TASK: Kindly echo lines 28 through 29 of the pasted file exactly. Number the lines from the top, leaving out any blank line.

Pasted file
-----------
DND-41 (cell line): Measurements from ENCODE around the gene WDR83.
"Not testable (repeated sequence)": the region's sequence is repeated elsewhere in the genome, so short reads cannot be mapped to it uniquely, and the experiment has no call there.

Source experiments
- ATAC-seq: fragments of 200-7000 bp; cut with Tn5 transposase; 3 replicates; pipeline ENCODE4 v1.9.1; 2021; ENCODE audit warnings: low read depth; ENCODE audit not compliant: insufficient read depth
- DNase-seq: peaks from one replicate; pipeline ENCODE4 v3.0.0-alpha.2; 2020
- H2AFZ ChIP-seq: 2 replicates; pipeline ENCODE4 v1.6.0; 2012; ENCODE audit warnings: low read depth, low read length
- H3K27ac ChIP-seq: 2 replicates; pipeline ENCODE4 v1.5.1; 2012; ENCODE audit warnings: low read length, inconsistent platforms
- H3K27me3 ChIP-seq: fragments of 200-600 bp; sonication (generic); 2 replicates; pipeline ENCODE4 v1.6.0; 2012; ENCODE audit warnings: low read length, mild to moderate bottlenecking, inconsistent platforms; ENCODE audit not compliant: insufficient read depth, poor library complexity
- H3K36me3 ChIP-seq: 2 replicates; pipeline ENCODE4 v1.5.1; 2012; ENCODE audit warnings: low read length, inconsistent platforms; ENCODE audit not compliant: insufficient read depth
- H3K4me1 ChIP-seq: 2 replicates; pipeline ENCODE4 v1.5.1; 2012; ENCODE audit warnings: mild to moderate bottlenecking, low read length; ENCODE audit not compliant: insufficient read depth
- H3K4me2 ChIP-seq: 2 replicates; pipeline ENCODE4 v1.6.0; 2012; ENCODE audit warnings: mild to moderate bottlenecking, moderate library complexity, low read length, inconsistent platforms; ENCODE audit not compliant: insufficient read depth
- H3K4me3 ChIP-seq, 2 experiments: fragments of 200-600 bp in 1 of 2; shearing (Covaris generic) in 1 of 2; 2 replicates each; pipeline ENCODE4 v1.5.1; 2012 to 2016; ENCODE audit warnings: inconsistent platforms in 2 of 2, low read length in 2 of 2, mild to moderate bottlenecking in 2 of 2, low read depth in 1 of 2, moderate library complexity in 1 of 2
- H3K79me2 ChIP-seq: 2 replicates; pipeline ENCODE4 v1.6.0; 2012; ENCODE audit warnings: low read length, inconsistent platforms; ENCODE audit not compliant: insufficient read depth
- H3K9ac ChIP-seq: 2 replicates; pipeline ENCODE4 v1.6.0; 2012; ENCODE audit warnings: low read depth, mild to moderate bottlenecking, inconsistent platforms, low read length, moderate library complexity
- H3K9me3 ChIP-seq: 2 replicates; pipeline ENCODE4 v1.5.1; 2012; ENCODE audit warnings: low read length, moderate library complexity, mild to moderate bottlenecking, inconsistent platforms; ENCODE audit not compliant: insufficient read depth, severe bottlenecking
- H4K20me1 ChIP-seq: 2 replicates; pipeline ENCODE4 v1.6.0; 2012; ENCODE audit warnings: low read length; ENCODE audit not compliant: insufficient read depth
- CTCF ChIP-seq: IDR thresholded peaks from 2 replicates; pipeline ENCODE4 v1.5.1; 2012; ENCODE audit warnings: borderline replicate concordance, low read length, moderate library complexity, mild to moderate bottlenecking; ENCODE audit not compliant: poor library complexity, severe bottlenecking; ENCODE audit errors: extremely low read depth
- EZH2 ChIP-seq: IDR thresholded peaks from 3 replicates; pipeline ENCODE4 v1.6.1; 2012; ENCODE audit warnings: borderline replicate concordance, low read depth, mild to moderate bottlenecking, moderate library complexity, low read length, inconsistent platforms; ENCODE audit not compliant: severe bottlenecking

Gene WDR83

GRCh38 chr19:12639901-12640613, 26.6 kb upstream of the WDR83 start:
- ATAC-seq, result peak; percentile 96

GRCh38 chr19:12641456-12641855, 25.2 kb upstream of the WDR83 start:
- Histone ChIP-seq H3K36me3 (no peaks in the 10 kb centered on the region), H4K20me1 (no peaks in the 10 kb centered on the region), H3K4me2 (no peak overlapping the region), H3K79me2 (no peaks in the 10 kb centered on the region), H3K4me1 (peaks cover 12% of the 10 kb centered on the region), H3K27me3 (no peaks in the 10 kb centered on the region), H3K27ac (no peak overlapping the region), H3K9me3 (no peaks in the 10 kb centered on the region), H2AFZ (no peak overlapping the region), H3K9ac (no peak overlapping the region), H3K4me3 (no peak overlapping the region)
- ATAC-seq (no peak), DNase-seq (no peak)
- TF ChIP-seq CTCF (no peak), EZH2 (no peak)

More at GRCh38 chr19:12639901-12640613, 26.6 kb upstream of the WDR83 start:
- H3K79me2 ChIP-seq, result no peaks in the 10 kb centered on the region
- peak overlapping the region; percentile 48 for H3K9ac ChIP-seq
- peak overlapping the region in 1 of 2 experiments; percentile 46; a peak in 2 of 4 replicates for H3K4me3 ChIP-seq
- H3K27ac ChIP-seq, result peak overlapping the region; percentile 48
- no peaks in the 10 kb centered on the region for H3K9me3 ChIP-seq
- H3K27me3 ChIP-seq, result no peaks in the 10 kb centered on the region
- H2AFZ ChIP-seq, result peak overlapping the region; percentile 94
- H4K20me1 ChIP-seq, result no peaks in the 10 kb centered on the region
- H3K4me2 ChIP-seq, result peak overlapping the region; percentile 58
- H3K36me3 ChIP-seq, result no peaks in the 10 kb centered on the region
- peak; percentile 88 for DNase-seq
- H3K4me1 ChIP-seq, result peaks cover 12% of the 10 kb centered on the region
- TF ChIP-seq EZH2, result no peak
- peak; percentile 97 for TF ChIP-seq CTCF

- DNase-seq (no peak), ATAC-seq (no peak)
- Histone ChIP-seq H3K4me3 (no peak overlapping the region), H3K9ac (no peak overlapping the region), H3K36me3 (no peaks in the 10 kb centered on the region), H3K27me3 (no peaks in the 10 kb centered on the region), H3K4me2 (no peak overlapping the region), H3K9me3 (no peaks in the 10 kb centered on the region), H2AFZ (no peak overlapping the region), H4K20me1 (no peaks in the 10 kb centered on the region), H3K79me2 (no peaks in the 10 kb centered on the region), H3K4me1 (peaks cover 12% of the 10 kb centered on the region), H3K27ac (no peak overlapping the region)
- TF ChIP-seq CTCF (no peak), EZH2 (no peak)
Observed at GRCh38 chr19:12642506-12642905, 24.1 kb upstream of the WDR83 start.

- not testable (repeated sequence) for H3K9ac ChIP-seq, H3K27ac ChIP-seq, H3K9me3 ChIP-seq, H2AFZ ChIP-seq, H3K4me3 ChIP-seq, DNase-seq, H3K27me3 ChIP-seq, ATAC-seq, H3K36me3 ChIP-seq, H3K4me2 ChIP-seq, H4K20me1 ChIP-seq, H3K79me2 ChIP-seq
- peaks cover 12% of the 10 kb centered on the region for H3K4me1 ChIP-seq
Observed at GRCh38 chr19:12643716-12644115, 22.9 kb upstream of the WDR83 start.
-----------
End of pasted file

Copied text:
- peak overlapping the region; percentile 48 for H3K9ac ChIP-seq
- peak overlapping the region in 1 of 2 experiments; percentile 46; a peak in 2 of 4 replicates for H3K4me3 ChIP-seq